In addition to dictating the academic curriculum, these guidelines promote extra-curricular activities such as ‘Red Education’ history tours which include visits to Chinese Communist Party museums and ‘martyrdom commemoration sites’, ‘Study Lei Feng Volunteer Service’ programmes, etc. The stated aim of such programmes is to achieve Mr. Xi’s mission to cultivate future generations of Chinese youth with ‘Red DNA’.

Personality cult at its core

The Chinese Communist Party’s propaganda machinery also designs customised programmes that target specific sections of society as per the Party’s perceived challenges. For instance, in 2018, the Party launched a “patriotic striving spirit” campaign to ‘enhance patriotism’ among Chinese intellectuals. This came in the wake of the famous letter by (recently sacked) Tsinghua Professor Xu Zhangrun in which he had criticised Mr. Xi. Similarly, Chinese media outlets have been asked to follow the dictum of “telling China’s stories well” to shape domestic and international opinion as per the Party’s diktats.

While such top-down measures might elicit non-compliance or criticism from a public increasingly exposed to western ideas, the Party-state secures absolute acquiescence through the promotion of a personality cult around the core leadership, whereby all his actions become a rallying call for the masses.

The promotion of the Xi Jinping personality cult has become an intrinsic component of Chinese nationalism, as with Mr. Xi’s ‘Two Centennial Goals’, the meticulously cultivated nostalgia of the Chinese people for the fabled Middle Kingdom appears more tangible than ever.

Though Mr. Xi’s personality cult has percolated into practically all aspects of Chinese society, academic establishments have emerged as its primary targets. This follows his clarion call, back in 2016, to turn China’s universities into “strongholds of Party Leadership”. Today, several elite institutions in China have either established research centres or introduced mandatory courses in ‘Xi Jinping Thought’. Interestingly, even the Ministry of Foreign Affairs recently inaugurated a ‘Xi Jinping Thought’ study centre to guide the “theoretical construction” of China’s foreign policy.

The plans ahead

The Xi Jinping cult of personality is set to gain further momentum after the recently concluded fifth plenum of the Party which approved a plan for China to become a global leader in technology by 2035. With this 15-year plan, Mr. Xi has further declared his intentions to remain at the helm of China’s affairs long after his due retirement date as General Secretary of the Party in 2022.

While the decks of China’s politics will only become clear with the 20th Party Congress, the international community is poised to face an increasingly aggressive Chinese nationalism as Mr. Xi continues with his march to further entrench the Chinese Communist Party’s within Chinese society, and establish a personal legacy that surpasses all those of his predecessors.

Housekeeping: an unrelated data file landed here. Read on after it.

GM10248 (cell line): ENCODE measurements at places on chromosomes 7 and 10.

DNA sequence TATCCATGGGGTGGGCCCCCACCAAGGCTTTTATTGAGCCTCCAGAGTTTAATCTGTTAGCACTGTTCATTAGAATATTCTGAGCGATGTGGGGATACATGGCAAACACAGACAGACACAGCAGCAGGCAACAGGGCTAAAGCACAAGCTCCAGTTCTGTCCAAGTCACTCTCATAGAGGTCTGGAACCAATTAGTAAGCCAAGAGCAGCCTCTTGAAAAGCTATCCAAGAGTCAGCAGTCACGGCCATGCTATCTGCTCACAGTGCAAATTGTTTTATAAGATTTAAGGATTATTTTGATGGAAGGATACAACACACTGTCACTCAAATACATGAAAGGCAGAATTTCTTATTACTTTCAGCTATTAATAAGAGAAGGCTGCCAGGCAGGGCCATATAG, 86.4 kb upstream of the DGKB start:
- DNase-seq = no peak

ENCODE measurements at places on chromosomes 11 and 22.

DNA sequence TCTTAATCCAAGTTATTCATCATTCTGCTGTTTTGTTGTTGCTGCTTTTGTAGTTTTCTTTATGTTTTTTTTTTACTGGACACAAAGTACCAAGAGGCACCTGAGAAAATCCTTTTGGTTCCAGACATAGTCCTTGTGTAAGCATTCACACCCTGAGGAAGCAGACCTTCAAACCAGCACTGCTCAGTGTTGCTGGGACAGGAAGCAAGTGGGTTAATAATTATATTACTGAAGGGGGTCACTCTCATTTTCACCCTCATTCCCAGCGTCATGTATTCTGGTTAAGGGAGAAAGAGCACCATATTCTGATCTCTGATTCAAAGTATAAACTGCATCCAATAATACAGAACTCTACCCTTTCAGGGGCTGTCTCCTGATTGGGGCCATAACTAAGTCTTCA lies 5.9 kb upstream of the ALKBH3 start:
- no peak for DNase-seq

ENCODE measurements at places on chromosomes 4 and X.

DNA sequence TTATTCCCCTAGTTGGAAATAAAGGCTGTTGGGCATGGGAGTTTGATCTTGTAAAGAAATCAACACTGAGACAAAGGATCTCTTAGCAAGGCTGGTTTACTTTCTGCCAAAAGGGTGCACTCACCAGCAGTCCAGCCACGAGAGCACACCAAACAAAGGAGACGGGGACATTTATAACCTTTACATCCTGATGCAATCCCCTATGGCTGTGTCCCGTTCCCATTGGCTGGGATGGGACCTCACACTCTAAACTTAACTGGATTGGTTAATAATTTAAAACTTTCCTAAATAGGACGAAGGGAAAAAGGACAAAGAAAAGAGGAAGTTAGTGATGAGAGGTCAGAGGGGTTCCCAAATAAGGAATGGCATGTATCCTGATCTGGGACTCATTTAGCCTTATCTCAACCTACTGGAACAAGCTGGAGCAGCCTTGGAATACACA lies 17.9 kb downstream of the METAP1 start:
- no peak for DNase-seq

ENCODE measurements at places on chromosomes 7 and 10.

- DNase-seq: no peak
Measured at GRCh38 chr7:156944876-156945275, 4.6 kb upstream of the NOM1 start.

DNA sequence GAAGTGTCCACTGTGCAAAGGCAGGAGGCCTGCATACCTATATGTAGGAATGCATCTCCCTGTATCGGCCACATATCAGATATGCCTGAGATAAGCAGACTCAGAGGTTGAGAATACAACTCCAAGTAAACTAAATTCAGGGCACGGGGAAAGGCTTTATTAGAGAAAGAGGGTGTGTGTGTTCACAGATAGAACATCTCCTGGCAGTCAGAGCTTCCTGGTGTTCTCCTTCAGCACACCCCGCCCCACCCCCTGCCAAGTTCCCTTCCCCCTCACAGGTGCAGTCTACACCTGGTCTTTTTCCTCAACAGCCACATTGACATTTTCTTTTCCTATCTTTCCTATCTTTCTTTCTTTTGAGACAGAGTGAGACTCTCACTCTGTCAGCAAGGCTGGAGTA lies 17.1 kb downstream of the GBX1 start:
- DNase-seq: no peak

TIME TO MIND RISING DEBT OF THE STATES

December 2, 2020, ET

Quick takes, analyses and macro-level views on all contemporary economic, financial and political events.

The ratio of the states’ debt to gross domestic product (GDP) is poised to rise to a decadal high of 36% this fiscal, due to a slump in economic activity, says a Crisil report.

This underscores the need for states to take aggressive steps not just to collect more revenue but also stop reckless giveaways in power and irrigation. States must agree to fewer goods and services tax (GST) rates, to end exemptions, and bring petro-fuels, electricity duty, real estate and alcohol under the GST.

GST that has subsumed many indirect tax levies leaves audit trails on value addition across the production chain. Pursuing these audit trails rigorously using data analytics will shore up both direct and indirect taxes.

The case for states to lower stamp duty rates, which vary from 2% to 7%, is compelling. A reduction will boost real estate transactions, and encourage transparency as to price.

A collateral benefit would be fuller declaration of capital gains, potentially pushing up the tax on such gains. Incentivising states that lower stamp duty, with a slice of additional capital gains tax realised, merits consideration.

States should consider replacing expensive past debt with the lower-cost debt available today, and the Centre should let them make that extra borrowing.

States should place greater focus on collecting user charges that have been recklessly abandoned. That the Centre has given credit amounting to Rs 1.18 lakh crore for state power distribution companies to clear their dues to generators reveals the level of theft and giveaways in the power sector.

Stable power supply during the day will foster a food processing revolution that is waiting to happen. Irrigation water, too, must fetch user charges that cover maintenance of the dams and canals.